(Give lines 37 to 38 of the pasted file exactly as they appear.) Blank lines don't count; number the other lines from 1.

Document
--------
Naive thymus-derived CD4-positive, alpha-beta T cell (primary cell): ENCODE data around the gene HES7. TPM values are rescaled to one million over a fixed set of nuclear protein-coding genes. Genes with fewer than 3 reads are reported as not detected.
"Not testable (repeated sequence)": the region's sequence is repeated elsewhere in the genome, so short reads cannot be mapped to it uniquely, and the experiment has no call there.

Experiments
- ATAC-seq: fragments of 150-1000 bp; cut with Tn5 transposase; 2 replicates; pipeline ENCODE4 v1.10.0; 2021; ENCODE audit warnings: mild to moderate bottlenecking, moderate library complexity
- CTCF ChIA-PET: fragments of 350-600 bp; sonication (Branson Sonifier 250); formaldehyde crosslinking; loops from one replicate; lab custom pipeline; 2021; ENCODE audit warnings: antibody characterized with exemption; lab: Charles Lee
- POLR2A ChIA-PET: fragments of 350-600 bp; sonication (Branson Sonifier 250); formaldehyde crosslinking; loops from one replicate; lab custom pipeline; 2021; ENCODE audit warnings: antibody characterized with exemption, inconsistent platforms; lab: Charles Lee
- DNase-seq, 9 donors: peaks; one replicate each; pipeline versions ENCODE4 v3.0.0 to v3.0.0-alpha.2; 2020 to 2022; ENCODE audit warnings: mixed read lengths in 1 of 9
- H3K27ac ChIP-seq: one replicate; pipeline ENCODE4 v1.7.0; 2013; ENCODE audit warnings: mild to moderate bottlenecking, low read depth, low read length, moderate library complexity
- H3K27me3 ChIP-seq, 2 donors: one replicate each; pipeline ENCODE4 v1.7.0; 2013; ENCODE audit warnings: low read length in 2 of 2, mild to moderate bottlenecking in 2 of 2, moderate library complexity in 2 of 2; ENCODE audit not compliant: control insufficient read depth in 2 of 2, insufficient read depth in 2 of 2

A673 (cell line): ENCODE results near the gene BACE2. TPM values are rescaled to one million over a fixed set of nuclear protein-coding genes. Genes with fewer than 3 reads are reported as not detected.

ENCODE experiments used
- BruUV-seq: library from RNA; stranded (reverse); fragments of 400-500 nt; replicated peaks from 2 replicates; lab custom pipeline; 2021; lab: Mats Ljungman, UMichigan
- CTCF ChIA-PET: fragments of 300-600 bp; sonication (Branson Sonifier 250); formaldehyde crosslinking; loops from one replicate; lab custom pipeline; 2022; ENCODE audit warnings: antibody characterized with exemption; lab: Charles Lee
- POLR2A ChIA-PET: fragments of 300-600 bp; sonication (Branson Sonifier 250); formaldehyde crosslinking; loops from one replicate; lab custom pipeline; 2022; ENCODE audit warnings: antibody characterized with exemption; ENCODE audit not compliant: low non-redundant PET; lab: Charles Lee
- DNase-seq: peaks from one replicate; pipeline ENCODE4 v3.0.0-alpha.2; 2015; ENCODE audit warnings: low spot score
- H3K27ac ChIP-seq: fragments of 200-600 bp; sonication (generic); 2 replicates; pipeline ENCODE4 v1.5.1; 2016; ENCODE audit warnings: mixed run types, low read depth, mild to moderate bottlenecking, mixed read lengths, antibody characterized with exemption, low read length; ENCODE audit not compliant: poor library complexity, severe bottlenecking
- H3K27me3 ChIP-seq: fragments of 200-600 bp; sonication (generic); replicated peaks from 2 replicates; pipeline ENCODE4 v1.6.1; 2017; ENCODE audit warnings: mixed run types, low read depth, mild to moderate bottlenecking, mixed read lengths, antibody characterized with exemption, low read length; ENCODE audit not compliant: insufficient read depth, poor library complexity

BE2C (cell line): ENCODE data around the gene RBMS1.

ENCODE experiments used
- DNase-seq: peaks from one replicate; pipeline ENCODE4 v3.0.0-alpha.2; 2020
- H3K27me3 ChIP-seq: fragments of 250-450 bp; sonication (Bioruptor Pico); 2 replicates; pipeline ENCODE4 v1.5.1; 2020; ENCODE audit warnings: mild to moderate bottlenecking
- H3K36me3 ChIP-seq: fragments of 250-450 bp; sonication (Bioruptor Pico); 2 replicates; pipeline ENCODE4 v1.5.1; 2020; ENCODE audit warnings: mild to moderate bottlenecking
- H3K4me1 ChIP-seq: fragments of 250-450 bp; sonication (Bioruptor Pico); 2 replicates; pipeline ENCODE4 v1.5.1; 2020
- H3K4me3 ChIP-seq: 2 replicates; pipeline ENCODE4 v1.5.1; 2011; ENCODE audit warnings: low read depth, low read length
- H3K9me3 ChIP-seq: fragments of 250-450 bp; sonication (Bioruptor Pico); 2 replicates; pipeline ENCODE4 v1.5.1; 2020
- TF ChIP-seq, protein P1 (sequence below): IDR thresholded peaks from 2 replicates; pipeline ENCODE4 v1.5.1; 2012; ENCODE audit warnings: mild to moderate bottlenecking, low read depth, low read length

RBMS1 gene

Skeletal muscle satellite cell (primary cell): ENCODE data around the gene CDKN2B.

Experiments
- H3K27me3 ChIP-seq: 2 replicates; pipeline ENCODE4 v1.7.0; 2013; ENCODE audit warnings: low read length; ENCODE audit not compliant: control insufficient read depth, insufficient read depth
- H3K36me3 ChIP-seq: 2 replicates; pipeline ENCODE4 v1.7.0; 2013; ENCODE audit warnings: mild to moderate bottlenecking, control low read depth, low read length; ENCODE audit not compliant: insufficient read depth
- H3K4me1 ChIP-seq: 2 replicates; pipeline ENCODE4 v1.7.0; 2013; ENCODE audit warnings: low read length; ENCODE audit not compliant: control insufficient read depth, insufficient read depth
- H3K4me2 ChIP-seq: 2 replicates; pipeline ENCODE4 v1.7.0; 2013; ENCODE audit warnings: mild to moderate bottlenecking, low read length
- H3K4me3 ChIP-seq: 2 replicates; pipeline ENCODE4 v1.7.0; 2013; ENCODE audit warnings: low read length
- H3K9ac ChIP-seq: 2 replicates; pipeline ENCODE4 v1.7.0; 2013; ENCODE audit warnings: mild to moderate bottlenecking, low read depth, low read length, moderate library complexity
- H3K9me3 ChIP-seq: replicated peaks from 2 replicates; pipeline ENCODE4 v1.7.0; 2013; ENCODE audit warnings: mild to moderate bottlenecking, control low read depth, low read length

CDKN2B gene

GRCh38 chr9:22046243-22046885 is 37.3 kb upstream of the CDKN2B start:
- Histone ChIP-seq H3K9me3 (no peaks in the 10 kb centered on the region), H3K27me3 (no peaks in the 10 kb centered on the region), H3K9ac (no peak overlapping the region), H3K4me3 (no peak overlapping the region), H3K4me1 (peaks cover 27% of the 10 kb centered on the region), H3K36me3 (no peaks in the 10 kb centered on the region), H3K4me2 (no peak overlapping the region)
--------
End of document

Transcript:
CDKN2B gene

GRCh38 chr9:22046243-22046885 is 37.3 kb upstream of the CDKN2B start: